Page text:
Monthly Archives: June 2011

Case against abortion by a 5th grader

[HT LifeSiteNews]

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Book review: Not God’s Type by Holly Ordway

Most testimonies I’ve heard or read (including mine to a large degree) are rather dry and uninviting. They contain little more than a historical account of someone’s life. Rarely do we come across a testimony whose author manages to invite us into their journey and share with us the experience of their internal turmoil which ultimately led to their conversion.

Holly Ordway manages to do just that.

Throughout her book, Not God’s Type, A Rational Academic Finds a Radical Faith, Holly provides us with a clear and well reasoned account of the events and relevant facts which led to her conversion. Holly also manages to give us a glimpse into her personal spiritual development by interludes which function as sort of a flash-forward from the main storyline.

I had heard part of Holly’s story before when she gave a condensed version in William Lane Craig’s Defender’s Sunday School class (link, audio). But as they say about most movies, the book is much better.

Holly’s journey is unique in that her conversion occurs as a result of a primarily intellectual pursuit as opposed to emotional. Not that Holly is a Vulcan, she shares candidly how her emotions worked against her throughout the process of her conversion. However in spite of herself, Holly describes how she came to carefully and honestly evaluate the information presented to her and how that evaluation led her to the most logical conclusion, accepting of Jesus Christ as her Lord and savior.

Holly’s account is a great example for anyone with non-Christian friends, and that should be all of us, of what to do and what to avoid when seeking to share our faith. Holly also issues a clear challenge to her fellow brothers and sisters to train and prepare for the rare opportunity we may have with our non-Christian friends to make a case for Christ.

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Pining for a perfect world

Everyone wants to live in a perfect world.

That’s not a really surprising statement. What separates us, however, is whether we think a perfect world is attainable given the current state of affairs and whether we think it is possible  to bring about a perfect world.

How we answer these crucial questions is what defines our political outlook.

Big government advocates, for instance, think a perfect world is obtainable through the right policies. In the past these policies were based purely on theory (a la Karl Marx) but in more recent times these policies are being based on statistical averages. Modern proponents of big government are fond of making the case based on scientific research and strong appeals to game theory as a solution to the tragedy of the commons. In short, a perfect world is possible if we limit the non-optimal decisions of others.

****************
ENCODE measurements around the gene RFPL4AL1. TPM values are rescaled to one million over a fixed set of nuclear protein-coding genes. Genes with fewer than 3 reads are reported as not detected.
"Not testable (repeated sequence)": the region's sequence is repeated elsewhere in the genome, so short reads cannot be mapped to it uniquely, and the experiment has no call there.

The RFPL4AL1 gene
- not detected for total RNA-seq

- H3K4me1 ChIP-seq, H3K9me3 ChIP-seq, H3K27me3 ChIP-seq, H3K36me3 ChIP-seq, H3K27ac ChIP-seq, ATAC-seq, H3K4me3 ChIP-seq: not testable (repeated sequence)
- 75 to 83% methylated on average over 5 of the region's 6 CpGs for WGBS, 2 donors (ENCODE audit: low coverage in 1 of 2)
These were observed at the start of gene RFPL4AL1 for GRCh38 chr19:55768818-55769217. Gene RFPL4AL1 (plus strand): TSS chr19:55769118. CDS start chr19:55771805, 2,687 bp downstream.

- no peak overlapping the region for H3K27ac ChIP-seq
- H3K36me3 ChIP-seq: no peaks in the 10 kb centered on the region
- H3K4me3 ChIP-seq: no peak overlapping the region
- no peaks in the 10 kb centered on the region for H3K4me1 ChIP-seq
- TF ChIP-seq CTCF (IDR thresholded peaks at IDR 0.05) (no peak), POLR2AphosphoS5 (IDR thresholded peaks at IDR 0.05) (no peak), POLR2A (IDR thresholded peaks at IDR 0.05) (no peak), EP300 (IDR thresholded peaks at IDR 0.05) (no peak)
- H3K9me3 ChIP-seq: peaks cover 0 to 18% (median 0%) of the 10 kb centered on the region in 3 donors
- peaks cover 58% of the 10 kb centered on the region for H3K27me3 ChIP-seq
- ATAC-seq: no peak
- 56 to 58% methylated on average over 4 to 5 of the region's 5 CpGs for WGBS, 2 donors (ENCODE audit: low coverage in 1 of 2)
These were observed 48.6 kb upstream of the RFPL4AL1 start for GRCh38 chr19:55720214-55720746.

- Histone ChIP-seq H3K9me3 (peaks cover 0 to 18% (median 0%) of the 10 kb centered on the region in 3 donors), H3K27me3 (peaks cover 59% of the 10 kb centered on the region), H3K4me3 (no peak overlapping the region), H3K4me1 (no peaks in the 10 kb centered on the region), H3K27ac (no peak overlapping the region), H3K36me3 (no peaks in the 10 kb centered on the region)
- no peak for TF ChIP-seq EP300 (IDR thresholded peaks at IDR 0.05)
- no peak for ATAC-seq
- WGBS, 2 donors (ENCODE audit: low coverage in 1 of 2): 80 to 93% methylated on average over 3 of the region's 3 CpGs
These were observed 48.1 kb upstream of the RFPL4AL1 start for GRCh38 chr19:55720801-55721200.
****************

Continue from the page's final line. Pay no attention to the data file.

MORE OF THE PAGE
This view sells. Its a sound theory. It is possible to bring about the most optimal set of circumstances through the application of something like the Nash equilibrium. However it fails to account for one crucial fact. The fact that complete and flawless knowledge of all the relevant facts is required in order to make the calculations accurate. Big government proponents either fail to factor in the uniqueness of individuals or else they boldly assert that individuals are obligated to conform to the community’s desires. The recipe for a perfect plan calls for perfection.

This inconvenient truth is where big government advocates often find their lofty ideals being dashed on the shores of reality.

There are no individual humans or group of humans who have acquired the omniscience required in order to concoct such a perfect plan in order to bring about a perfect world.

And its this reality that leads people to advocate for a realistic system designed not to bring about a perfect world, but a just one.

Small government supporters rightly recognize the problem inherent in designing a perfect society. So rather than try they prefer to uphold the individuals right to chart their own course through the ocean of life. Small government advocates believe in the principle that more people come up with better solutions to problems than a small group of people do. Small government supporters also believe that it is wrong for others to try and force their view of what constitutes a perfect world on others.

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